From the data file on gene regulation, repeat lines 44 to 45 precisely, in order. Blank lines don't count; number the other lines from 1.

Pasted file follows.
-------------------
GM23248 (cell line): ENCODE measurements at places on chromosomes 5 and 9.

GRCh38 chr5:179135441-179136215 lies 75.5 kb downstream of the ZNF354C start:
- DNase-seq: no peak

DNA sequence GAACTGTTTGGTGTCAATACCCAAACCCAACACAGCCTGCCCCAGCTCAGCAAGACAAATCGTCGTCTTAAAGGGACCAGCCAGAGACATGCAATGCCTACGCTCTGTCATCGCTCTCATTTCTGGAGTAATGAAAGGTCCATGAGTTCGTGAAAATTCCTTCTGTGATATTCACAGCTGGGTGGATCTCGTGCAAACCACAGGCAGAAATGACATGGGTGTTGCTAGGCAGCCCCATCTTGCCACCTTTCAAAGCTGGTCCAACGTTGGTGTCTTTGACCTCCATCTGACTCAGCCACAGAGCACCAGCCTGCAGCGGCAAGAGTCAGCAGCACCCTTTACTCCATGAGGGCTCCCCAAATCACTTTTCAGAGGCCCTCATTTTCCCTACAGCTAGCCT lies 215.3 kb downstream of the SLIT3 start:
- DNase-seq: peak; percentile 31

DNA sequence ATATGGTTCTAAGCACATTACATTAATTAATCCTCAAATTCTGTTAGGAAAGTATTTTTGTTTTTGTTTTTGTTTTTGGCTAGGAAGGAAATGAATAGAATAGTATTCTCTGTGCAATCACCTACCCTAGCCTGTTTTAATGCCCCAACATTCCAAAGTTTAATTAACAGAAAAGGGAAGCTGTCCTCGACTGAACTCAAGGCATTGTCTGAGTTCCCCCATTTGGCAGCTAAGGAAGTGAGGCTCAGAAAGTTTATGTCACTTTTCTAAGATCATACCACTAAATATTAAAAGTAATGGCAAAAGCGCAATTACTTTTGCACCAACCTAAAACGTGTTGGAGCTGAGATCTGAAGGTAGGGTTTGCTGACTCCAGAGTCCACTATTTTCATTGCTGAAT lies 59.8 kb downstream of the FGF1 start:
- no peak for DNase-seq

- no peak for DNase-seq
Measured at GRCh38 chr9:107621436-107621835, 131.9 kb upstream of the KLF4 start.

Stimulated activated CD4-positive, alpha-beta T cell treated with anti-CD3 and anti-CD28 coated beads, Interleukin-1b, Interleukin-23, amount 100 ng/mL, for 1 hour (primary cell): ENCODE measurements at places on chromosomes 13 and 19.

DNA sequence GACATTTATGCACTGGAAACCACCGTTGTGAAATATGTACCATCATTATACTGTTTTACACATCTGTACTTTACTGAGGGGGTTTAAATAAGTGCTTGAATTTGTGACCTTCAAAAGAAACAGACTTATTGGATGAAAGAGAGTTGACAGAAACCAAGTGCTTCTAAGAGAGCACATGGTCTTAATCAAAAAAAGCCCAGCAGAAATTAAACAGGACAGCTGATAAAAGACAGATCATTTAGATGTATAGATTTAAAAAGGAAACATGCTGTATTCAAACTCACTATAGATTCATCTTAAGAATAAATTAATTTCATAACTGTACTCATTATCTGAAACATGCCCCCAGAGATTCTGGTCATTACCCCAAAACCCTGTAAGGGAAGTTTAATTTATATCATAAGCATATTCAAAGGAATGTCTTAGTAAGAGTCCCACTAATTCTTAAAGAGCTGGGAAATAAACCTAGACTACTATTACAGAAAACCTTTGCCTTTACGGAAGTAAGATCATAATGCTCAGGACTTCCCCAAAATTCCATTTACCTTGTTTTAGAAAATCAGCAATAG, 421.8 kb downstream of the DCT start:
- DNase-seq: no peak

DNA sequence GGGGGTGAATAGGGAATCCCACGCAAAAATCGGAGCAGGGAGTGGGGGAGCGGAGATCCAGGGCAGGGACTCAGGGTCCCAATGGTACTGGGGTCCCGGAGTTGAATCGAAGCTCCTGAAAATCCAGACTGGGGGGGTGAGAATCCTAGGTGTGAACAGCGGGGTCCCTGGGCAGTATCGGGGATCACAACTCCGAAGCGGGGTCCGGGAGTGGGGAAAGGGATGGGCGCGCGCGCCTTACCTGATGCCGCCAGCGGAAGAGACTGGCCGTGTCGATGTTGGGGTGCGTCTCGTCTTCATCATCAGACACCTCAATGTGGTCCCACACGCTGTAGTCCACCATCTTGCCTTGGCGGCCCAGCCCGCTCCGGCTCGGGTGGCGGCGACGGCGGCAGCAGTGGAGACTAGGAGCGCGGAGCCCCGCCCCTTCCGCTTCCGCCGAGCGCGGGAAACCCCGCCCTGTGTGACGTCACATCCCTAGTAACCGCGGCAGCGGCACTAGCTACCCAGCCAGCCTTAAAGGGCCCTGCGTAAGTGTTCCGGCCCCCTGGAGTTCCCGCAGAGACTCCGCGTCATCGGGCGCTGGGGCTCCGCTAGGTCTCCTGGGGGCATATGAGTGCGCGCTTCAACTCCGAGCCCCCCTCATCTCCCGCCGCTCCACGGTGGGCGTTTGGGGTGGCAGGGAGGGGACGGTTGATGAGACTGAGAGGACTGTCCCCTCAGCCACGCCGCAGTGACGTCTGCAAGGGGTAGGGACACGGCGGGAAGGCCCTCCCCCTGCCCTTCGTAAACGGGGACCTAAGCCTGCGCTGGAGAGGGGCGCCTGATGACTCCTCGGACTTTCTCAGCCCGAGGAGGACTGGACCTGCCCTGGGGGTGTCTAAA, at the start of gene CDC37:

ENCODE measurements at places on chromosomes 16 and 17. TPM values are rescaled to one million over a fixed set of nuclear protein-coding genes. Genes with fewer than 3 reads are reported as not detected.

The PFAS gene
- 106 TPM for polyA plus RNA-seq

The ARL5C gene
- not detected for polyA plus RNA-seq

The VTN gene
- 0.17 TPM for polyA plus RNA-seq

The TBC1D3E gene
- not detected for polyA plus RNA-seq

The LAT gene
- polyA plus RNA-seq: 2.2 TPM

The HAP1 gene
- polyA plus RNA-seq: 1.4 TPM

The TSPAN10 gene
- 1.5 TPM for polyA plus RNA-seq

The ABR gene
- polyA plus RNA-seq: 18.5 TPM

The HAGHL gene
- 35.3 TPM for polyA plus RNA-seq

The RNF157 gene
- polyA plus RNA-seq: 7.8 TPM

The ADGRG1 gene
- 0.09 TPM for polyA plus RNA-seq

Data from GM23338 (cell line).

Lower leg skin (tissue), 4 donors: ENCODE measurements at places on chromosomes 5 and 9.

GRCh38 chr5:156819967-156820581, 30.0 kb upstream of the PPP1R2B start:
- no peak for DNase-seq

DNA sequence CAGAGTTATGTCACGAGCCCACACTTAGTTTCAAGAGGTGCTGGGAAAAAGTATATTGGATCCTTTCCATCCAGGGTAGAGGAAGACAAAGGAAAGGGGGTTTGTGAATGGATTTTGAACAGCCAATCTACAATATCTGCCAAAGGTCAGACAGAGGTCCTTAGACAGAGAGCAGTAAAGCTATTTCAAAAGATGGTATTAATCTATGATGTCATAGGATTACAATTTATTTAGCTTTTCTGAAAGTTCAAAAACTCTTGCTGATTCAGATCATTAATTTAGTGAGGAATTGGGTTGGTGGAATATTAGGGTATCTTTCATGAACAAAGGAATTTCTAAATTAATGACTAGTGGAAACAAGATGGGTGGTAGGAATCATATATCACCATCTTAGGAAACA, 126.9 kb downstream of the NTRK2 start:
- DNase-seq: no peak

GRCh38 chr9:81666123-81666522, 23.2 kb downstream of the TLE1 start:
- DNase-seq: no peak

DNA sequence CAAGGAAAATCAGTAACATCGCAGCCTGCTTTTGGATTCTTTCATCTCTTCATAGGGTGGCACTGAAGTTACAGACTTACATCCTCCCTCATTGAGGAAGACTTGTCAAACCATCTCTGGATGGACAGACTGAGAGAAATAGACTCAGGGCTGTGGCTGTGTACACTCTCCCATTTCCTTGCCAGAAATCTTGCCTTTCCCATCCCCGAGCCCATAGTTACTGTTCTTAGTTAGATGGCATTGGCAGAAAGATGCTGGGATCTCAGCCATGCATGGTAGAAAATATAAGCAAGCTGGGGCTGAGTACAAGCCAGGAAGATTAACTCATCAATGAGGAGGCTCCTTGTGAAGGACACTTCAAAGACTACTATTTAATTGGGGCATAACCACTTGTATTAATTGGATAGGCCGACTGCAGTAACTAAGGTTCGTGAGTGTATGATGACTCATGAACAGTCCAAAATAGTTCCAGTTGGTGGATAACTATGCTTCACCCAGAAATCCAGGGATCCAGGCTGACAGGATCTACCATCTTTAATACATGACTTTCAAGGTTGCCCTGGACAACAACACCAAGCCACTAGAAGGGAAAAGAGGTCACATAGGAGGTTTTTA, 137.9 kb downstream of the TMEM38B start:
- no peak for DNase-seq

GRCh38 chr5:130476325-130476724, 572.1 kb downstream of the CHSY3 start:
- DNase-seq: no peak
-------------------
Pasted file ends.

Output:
- DNase-seq: no peak

DNA sequence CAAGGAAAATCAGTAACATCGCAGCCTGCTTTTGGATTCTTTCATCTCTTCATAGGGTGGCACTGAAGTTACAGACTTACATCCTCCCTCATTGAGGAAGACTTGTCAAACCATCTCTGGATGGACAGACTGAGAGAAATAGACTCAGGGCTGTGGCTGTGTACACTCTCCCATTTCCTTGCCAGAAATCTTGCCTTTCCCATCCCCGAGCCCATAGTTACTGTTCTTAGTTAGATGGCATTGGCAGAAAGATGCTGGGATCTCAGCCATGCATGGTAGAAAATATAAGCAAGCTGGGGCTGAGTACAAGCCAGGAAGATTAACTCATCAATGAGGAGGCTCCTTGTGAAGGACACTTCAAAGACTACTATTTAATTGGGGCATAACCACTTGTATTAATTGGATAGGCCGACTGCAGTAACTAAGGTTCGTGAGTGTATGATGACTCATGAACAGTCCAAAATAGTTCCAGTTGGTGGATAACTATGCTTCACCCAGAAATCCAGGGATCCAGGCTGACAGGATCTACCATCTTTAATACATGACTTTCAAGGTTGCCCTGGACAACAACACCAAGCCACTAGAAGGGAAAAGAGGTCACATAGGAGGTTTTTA, 137.9 kb downstream of the TMEM38B start: